Candidates Announced for 2001 Doak Walker Award
Suggs one of the early favorites
August 27, 2001

BLACKSBURG - The SMU Athletic Forum announced Sunday the names of the 43 preseason candidates for the 2001 Doak Walker Award, which is awarded annually to the nation's top college running back.

Among the field of candidates are Northwestern senior Damien Anderson, a 2000 Doak Walker Award finalist who is the nation's leading returning rusher after gaining 1,914 yards last year; San Jose State senior Deonce Whitaker, a 2000 Walker Award semifinalist who was fourth in the nation in rushing last season with a school-record 1,577 yards; and Virginia Tech senior Lee Suggs, who led the nation last year in touchdowns with 28 and scoring at 15.27 points per game.

"The preseason candidates for the 2001 Doak Walker Award are not only being recognized for their excellence on the field, but also for their achievements in the classroom and in the community," said Randall Goss, chair of the SMU Athletic Forum Board of Directors. "We look forward to watching the progress of each of these outstanding student-athletes this fall."

The SMU Athletic Forum Board of Directors will select eight semifinalists on November 8, and the Doak Walker Award National Selection Committee will vote on the winner in late November. The National Selection Committee consists of former NFL All-Pro and college All-America running backs, print and electronic media members and selected special representatives.

The winner of the 2001 Doak Walker Award will be announced live on ESPN's Home Depot College Football Awards Show on Thursday, Dec. 6, 2001. The Doak Walker Award Presentation Banquet will be held at The Fairmont Hotel in Dallas, Texas, on Tuesday, Jan. 29, 2002.

Former TCU running back LaDainian Tomlinson, the fifth overall selection by the San Diego Chargers in the 2001 NFL Draft, won the 2000 Doak Walker Award.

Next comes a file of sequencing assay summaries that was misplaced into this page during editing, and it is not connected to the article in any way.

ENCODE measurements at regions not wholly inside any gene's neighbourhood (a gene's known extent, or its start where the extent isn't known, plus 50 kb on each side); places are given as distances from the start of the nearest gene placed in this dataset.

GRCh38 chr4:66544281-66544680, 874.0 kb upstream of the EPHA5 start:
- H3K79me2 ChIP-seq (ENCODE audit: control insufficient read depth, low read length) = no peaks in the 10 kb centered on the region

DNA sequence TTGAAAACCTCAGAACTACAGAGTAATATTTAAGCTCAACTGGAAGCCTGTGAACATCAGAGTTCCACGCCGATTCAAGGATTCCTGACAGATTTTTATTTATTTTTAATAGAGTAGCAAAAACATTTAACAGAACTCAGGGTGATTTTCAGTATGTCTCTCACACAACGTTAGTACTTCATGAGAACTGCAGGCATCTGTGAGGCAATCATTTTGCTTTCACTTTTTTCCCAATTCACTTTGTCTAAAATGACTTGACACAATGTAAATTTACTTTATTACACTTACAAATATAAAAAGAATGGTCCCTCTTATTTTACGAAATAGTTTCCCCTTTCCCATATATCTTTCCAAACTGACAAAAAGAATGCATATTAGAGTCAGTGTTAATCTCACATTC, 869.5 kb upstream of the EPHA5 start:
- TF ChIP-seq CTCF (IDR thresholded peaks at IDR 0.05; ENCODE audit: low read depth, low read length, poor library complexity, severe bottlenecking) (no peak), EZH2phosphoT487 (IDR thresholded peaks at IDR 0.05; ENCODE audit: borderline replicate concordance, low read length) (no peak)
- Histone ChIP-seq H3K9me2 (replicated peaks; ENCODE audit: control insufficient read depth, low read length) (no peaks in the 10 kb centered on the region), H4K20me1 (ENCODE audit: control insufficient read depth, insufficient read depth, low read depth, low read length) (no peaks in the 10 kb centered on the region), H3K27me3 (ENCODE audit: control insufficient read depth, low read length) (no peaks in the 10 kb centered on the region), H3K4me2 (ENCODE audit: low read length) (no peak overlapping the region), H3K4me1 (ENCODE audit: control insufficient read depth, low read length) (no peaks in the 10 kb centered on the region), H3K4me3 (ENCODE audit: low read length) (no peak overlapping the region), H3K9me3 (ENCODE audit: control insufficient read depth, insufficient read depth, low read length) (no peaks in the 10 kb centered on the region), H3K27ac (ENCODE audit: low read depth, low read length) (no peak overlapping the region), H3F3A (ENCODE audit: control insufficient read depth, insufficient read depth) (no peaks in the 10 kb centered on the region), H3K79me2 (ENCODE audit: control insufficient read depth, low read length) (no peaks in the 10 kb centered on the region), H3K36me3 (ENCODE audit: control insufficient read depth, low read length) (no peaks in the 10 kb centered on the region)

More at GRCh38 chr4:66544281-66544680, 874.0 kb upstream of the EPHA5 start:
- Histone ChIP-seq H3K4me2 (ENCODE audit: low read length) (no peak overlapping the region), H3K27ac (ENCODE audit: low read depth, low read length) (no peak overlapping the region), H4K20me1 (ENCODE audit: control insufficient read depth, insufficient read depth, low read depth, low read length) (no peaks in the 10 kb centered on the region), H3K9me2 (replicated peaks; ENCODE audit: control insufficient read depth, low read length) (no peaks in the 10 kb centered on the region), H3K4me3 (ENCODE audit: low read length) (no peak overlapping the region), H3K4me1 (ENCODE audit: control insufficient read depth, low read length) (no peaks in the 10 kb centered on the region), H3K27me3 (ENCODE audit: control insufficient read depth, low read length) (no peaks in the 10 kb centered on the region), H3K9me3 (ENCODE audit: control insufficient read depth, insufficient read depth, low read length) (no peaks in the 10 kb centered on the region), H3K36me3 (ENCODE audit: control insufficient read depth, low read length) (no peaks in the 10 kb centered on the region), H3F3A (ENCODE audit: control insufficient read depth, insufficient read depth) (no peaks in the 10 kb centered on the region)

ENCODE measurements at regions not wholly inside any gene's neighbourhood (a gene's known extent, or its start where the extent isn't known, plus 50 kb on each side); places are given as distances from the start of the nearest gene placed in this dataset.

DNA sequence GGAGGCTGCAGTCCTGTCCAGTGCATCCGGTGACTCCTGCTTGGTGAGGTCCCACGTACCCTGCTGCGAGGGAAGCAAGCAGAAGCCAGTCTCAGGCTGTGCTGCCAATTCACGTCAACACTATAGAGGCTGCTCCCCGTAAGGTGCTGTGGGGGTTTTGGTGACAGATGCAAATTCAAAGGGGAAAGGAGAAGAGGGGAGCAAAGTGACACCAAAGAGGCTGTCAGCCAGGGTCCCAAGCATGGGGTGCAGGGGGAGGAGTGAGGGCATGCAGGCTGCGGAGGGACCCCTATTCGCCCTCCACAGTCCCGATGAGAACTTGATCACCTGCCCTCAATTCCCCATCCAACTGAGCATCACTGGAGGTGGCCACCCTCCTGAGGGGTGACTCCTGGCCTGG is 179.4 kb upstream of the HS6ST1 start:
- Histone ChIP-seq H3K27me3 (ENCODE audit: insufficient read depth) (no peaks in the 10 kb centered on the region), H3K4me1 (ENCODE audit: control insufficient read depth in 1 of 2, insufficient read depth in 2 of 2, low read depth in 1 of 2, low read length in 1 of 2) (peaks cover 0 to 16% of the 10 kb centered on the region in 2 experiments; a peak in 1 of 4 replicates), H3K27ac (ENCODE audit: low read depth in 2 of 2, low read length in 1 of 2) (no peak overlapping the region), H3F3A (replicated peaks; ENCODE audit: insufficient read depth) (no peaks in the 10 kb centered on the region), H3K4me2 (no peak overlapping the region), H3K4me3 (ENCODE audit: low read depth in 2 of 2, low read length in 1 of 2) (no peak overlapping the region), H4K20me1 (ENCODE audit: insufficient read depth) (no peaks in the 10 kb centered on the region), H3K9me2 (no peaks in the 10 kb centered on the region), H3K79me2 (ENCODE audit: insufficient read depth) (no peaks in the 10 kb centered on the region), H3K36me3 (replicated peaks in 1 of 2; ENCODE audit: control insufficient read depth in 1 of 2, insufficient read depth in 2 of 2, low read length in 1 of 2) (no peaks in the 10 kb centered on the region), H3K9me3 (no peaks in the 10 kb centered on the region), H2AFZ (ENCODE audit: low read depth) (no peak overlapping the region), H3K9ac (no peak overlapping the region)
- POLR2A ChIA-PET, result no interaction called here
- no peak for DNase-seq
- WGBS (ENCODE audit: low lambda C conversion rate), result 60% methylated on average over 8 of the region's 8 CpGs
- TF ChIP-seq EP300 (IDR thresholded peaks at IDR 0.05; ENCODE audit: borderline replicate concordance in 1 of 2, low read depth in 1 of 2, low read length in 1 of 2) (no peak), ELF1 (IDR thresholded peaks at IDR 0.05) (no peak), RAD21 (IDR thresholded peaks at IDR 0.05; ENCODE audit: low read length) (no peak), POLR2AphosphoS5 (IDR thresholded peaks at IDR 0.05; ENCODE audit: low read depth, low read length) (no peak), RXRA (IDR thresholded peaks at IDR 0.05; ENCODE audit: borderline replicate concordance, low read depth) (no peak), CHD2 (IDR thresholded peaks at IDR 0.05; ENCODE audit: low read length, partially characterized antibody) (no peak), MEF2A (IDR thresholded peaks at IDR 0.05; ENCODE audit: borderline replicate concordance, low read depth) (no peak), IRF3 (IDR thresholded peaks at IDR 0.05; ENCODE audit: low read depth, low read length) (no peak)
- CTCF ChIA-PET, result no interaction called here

The complete list of candidates follows:

Candidates for the 2001 Doak Walker Award
Jonathan Adams, (Sr.), Arkansas State
Damien Anderson, (Sr.), Northwestern 
Ladell Betts, (Sr.), Iowa
Kris Briggs, (Jr.), Southern Methodist University
Cedric Cobbs, (Jr.), Arkansas
Avon Cobourne, (Jr.), West Virginia
Jegil Dugger, (Sr.), UAB
Clarence Farmer, (So.), Arizona
Tony Fisher, (Sr.), Notre Dame
Delvon Flowers, (Sr.), Arizona State
DeShaun Foster, (Sr.), UCLA
Earnest Graham, (Jr.), Florida
William Green, (Jr.), Boston College
Quentin Griffin, (Jr.), Oklahoma
Dwone Hicks, (Jr.), Middle Tennessee State
Joe Igber, (Jr.), California
Cortlen Johnson, (Sr.), Colorado
Steve Little, (Sr.), Miami (Ohio)
Montrell Lowe, (Sr.), Purdue 
Sultan McCullough, (Jr.), Southern California
Dicenzo Miller, (Sr.), Mississippi State
David Minnich, (Sr.), Washington State
Mewelde Moore, (So.), Tulane 
James Mungro, (Sr.), Syracuse 
Larry Ned, (Sr.), San Diego State 
Brandon Payne, (Sr.), Akron
Chris Porter, (Sr.), UTEP
Clinton Portis, (Jr.), Miami (Fla.)
Ray Robinson, (Sr.), North Carolina State
Cecil Sapp, (Jr.), Colorado State 
Josh Scobey, (Sr.), Kansas State 
Chad Scott, (So.), Kentucky
Tanardo Sharps, (Jr.), Temple 
Ken Simonton, (Sr.), Oregon State 
Travis Stephens, (Sr.), Tennessee
Lee Suggs, (Jr.), Virginia Tech
Adam Tate, (Sr.), Utah
Chester Taylor, (Sr.), Toledo
LaBrandon Toefield, (So.), Louisiana State 
Deonce Whitaker, (Sr.), San Jose State 
Emmett White, (Sr.), Utah State 
Ricky Williams, (Sr.), Texas Tech 
Travis Zachery, (Sr.), Clemson